Seventeen-year-old Rory’s life as she knows it is gone. Heartbroken, shaken and feeling more alone than ever, she can’t see how she can pick herself up and carry on as before. But something horrifying is stirring beneath London, and only Rory can stop it.
By the beginning of The Shadow Cabinet, shit has really hit the fan. Callum is gone, Boo is running around the hospital trying to find the ghost of Stephen, meanwhile Rory stands vigil next to the body of Stephen wondering, among other things, what the hell happened to her life.
Maureen Johnson really knows how to keep a reader on their toes.
So, let’s review: after choking on some stew and getting the power to see ghosts, Rory is stalked and nearly murdered by ghost of Jack the Ripper-alike. Then, after being blown up by a terminus (a ghost gun, of sorts), she becomes one, meaning she can dispatch ghosts with a touch. While in therapy over all this, Rory’s therapist – who, as it turns out is the leader of a supernatural cult – tries to kidnap her to harness the power of the terminus for as yet unknown purposes. Stephen saves her, getting what turns out to be a fatal head wound in the process. And the night before Stephen died, he and Rory totally made out, finally.
If The Madness Underneath was about choices, then The Shadow Cabinet is all about consequences. Rory chose the ghost police over regular life. She got kicked out of Wexford then she ran away. There’s no turning back now. No contact with her parents, a new look to disguise her from the people who are looking from her (she’s a redhead now and I can only assume she looks great) and a new home with Thorpe, the creepy secret agent who turned out to be an okay guy.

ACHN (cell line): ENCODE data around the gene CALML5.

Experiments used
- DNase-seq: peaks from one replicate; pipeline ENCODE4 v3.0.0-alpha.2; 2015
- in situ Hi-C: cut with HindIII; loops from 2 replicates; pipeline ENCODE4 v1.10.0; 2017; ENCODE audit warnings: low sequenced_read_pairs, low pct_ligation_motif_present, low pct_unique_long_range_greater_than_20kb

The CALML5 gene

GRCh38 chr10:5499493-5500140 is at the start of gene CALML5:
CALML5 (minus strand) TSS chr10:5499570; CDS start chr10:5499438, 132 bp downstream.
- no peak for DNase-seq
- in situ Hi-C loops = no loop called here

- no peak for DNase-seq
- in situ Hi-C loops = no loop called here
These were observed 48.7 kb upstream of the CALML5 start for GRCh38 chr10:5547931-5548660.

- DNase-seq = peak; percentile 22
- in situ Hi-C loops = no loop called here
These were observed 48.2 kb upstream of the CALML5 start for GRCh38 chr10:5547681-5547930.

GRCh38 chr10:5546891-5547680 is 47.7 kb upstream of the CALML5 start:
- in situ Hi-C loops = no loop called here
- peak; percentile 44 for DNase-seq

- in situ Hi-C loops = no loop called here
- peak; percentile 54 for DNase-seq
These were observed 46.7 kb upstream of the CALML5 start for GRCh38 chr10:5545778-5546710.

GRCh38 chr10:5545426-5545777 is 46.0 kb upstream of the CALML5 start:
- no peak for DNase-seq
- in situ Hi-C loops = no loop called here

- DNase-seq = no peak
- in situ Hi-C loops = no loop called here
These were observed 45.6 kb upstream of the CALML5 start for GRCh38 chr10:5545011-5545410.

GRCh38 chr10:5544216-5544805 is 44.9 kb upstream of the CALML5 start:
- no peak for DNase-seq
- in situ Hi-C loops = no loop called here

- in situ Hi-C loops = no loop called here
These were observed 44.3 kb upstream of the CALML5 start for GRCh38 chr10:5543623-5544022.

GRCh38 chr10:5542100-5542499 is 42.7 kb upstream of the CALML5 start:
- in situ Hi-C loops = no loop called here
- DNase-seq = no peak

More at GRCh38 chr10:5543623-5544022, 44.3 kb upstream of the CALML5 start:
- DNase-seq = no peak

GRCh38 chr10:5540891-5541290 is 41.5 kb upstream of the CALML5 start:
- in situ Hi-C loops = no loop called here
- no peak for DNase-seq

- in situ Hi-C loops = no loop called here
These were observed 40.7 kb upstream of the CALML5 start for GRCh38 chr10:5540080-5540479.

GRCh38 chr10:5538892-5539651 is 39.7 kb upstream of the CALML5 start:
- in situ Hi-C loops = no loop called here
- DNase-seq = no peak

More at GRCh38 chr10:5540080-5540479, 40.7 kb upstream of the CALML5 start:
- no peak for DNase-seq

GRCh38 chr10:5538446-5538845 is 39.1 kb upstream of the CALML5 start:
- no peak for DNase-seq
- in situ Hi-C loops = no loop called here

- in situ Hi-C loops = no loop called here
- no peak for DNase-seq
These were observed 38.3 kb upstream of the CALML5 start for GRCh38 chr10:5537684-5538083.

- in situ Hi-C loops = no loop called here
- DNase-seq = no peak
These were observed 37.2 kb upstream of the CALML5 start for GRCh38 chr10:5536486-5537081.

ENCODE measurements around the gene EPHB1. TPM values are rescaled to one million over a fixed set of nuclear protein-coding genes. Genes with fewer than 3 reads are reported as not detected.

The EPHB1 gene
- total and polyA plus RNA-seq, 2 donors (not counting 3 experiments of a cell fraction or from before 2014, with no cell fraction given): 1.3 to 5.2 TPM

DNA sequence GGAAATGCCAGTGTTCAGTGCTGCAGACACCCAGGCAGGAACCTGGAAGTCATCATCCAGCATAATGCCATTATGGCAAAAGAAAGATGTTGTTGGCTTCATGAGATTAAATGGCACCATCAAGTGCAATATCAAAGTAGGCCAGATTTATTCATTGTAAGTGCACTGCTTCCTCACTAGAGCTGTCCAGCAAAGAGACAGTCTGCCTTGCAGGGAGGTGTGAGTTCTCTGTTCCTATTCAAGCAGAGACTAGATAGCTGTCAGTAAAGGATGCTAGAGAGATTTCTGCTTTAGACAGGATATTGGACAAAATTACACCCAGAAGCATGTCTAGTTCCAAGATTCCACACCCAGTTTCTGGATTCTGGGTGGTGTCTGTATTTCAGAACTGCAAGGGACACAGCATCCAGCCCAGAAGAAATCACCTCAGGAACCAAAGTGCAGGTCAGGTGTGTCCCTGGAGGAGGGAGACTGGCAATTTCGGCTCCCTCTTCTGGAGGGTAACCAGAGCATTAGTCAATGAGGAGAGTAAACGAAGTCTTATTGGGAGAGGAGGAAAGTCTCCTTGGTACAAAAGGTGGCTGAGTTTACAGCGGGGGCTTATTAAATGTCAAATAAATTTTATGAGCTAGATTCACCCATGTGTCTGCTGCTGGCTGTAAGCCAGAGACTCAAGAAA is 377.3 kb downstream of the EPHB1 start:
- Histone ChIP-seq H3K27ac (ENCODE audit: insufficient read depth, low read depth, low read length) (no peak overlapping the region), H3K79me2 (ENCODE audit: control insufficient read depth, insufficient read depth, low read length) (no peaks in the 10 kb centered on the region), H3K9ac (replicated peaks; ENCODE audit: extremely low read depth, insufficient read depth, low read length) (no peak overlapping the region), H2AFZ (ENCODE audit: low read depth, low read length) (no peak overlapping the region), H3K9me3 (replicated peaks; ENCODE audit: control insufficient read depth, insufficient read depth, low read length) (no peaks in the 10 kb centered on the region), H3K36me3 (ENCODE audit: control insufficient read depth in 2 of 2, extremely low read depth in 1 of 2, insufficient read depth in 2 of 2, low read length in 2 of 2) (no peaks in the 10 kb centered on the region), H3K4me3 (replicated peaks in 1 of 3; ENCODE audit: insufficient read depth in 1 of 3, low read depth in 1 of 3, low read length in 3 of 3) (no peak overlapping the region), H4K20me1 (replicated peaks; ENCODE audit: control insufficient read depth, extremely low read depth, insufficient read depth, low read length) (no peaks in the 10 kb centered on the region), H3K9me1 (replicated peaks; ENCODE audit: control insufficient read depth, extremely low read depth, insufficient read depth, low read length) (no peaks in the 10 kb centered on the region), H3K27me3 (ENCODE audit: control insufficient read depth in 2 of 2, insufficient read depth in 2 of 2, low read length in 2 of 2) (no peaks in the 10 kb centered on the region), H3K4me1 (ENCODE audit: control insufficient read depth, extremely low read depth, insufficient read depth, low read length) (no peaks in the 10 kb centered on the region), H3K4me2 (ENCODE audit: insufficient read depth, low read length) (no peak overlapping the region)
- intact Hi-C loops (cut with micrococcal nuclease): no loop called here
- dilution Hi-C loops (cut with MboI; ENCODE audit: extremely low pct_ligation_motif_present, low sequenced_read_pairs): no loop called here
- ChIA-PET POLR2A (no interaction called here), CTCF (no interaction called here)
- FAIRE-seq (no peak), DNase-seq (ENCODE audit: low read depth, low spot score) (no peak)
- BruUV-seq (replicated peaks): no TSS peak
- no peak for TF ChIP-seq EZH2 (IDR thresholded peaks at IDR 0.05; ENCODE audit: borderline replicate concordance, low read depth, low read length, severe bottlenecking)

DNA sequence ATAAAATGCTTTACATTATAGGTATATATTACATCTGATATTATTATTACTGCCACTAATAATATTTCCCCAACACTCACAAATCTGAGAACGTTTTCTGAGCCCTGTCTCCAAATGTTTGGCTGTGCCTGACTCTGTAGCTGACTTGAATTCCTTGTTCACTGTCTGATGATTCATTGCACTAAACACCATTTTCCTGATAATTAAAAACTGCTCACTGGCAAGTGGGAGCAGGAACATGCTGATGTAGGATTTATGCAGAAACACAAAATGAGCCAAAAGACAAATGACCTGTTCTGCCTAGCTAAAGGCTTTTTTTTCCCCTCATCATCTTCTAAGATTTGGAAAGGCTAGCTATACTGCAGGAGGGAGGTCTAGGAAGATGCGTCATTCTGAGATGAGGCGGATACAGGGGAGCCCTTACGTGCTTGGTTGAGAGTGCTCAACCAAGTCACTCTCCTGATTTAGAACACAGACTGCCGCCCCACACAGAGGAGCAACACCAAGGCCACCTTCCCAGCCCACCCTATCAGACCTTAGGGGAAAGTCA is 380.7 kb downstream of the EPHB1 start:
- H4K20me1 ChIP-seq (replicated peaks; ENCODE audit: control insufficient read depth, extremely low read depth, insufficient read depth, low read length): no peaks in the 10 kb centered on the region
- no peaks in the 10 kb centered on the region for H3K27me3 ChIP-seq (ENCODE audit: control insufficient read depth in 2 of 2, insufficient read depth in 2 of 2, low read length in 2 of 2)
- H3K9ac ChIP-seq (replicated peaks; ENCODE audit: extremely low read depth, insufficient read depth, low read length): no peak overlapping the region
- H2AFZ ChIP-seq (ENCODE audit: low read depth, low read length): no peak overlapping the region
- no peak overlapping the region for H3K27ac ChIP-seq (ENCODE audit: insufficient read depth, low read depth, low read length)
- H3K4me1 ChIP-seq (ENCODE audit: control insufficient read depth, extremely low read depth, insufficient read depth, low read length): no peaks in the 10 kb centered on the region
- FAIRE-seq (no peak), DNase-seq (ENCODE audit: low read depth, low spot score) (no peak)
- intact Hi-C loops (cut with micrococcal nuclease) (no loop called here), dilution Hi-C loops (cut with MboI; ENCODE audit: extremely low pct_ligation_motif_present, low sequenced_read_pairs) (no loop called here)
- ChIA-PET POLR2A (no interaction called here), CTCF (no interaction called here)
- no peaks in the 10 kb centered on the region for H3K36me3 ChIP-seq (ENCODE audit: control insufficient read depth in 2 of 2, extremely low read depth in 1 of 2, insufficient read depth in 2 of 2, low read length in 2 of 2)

The Shadow Cabinet is such an effective read because it’s a complete shake up of the status quo. All of the places and people Rory has spent her time with are gone now, along with any pretence that she’s going to have a normal life. Stephen, who has been the leader throughout is gone (at least for now) and the team have to figure out how to direct themselves without him. The thing simmering between him and Rory that was unspoken for so much of the first two books comes to the forefront. They’re in love, and Stephen being dead is only one of the things that makes their relationship complicated.
The supernatural landscape of London widens massively throughout this book – reality, as Rory has previously known it, is all but abandoned completely. In #3 we leave the muggles behind: ghosts get more complicated, the barriers between life and death get increasingly blurred and it turns out there are more secret ghost jobs than the ghost police.
All of which is to say… hopefully the final book will come out soon. Johnson has the first in a new series, Truly Devious coming out in January. Though I’m sure it’ll be great… I really would have preferred the final Shades book. I am way too invested in Rory and Stephen not to find out how it ends.